|Unfortunately, I didn't get to use the headline "Up the Duff" in 2004|
Scarred by my experience at a Daniel Bedingfield showcase the previous year (no food plus lots of wine equals... well, you can imagine), I became adept at locating the kitchen at such events and standing outside it since the complimentary finger food would constitute my dinner. Oh, and sometimes I'd get to hear great music for nothing. Here are some more great songs from 2004...
Number 75 "Just A Little While" by Janet Jackson
Mentioned in Part 3
Number 74 "Car Wash" by Christina Aguilera featuring Missy Elliott
Following their 2001 collaboration on "Lady Marmalade", X-tina and Missy teamed up for another movie soundtrack in 2004: animated film Shark Tale. The Rose Royce cover was one of two big hits Christina was involved in between studio albums - and we'll see the other one shortly.
Number 73 "Straight Ahead" by Tube & Berger featuring Chrissie Hynde
Sometimes it seems like Billboard magazine has so many different charts that someone who'd been around as long as The Pretenders vocalist Chrissie Hynde must have hit number 1 on at least one of them - but it took until 2004 and her guest vocal on this dance track from German duo Arndt Rörig and Marco Vidovic for her to hit the top... of the Hot Dance Airplay chart. Although Chrissie is the featured vocalist, it's not her who utters the song's title, with the line "straight ahead in one direction" performed by the song's co-writer Liz Winstanley.
Number 72 "Not In Love" by Enrique Iglesias featuring Kelis
Collaborations, duets and featured vocalists had been around for a long time, but in 2004, the practice really started to become commonplace. Before long it would be unusual for a rap, R&B, pop or dance track to not be credited to at least two different artists.
This song, taken from Enrique's album 7, is another example (like J.Lo's "Baby I Love U", which we saw in Part 1) of a singer being added for the single release, with the Latino performer taking advantage of Kelis' red-hot popularity at the time.
Thanks to hits like "Milkshake" and "Trick Me" (number 83 on this list), Kelis had a much better 2004 than Enrique - although "Not In Love" did well in the UK and Australia, he wasn't enjoying his usual chart-topping levels of success and he wouldn't release another single for three years.
Number 71 "The Sun Is Shining" by DT8 Project
We saw this dance act back on my top 100 for 2003, when the alias for DJ/producer Darren Tate was known more economically as DT8 and released trance records. By 2004, the newly monikered DT8 Project had moved on to vocal house.
Number 70 "Fly" by Hilary Duff
One of the benefits of my Smash Hits job was free concert tickets - and Hilary (or "The Duff", as we referred to her) was one of the gigs to which I got to take my music-loving nephew. He's now a 19-year-old DJ who'd probably cringe at the memory of liking Hilary Duff, but I have no such shame. In fact, I'll happily admit the Lizzie McGuire star actually started making some decent pop tunes in 2004, like this lead single from her self-titled album and "Little Voice" (number 96 on this list).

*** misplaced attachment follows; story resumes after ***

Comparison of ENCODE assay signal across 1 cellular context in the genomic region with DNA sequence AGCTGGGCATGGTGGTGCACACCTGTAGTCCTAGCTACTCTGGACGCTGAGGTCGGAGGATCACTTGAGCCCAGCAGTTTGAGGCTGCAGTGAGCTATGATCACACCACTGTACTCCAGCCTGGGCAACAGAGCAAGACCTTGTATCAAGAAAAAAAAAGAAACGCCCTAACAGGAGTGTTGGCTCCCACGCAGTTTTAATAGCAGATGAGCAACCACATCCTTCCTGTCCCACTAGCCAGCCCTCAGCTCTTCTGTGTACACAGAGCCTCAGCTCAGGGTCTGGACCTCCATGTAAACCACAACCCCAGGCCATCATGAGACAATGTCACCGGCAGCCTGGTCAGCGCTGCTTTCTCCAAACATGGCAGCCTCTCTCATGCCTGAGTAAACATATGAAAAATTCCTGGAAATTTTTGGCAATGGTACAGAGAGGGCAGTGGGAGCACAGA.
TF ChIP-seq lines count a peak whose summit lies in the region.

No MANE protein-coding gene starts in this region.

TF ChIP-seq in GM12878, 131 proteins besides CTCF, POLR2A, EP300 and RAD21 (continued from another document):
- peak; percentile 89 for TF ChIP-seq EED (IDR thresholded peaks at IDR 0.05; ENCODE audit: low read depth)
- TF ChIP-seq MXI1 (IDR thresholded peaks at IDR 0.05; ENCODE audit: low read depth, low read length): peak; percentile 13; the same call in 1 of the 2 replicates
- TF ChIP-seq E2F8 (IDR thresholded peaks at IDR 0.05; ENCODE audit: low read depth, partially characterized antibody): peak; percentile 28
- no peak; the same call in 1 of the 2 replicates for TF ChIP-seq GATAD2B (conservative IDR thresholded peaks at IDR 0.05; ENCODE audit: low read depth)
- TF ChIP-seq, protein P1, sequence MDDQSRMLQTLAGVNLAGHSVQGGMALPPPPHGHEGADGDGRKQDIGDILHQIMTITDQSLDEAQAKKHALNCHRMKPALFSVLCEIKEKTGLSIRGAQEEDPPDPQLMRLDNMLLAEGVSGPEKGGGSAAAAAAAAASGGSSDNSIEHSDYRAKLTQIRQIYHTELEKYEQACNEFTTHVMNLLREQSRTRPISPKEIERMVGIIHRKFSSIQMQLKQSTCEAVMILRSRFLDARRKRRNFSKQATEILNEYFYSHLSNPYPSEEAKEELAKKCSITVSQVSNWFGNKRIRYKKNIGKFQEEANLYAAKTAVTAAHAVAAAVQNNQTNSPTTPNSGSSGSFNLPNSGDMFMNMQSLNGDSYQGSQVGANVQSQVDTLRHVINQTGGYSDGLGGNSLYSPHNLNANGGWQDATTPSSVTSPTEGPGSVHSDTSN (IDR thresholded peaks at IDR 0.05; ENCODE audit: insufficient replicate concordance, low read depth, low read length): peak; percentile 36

Number 69 "Five Colours In Her Hair" by McFly
Mentioned in Part 3
Number 68 "Golden Touch" by Razorlight
For a brief period in the mid-'00s, Razorlight were one of Britain's biggest bands, much to the chagrin of the group's original fans. This fourth single became their first UK top 10 single and paved the way for accusations of selling out. Naturally, I was less interested in earlier more alternative singles like "Rip It Up" and "Stumble And Fall", and found this more mainstream sound perfectly palatable. No surprise there, then.
Number 67 "Numb/Encore" by Jay-Z & Linkin Park
See, I can be edgy when I try. OK, maybe not - since both Jay-Z and Linkin Park were two of the biggest acts in the world at this point. Their union on the Collision Course album was a clash of styles that worked incredibly well - especially on this one and only single from the project, which merged Linkin Park's "Numb" and Jay-Z's "Encore", both originally released in 2003. Although a number 3 hit here in Australia, the song didn't make the top 10 in either the UK or US but is one of those songs that sold solidly for months and years after thanks to the advent of the iTunes store.
Number 66 "Flamboyant" by Pet Shop Boys
The second of two new songs on PSB's Pop Art compilation, "Flamboyant" was co-produced by German DJ/producer Tomcraft (aka Thomas Bruckner) - and you can hear a snatch of his hit "Loneliness" (which featured on my top 100 for 2003) on this single. Like many Pet Shop Boys singles around this time, the song pretty much appealed only to existing fans and had a fleeting appearance in the UK top 20.
Number 65 "Blood, Sweat And Tears" by V
Number 64 "Lose My Breath" by Destiny's Child
You've got to give Beyoncé a fair bit of credit, since there was probably no need for her to reunite with Kelly and Michelle for a fourth Destiny's Child album given the runaway success of her solo career the year before. Whether it was to satisfy contractual obligations or out of a sense of loyalty to the girl group that had launched her, she did just that and the trio unleashed this musical assault on the world. Far and away the best single from Destiny Fulfilled, it would have been a great swan song for the group, but instead they ended up petering out with a series of bland ballads like "Cater 2 U" and "Stand Up For Love" over the next year.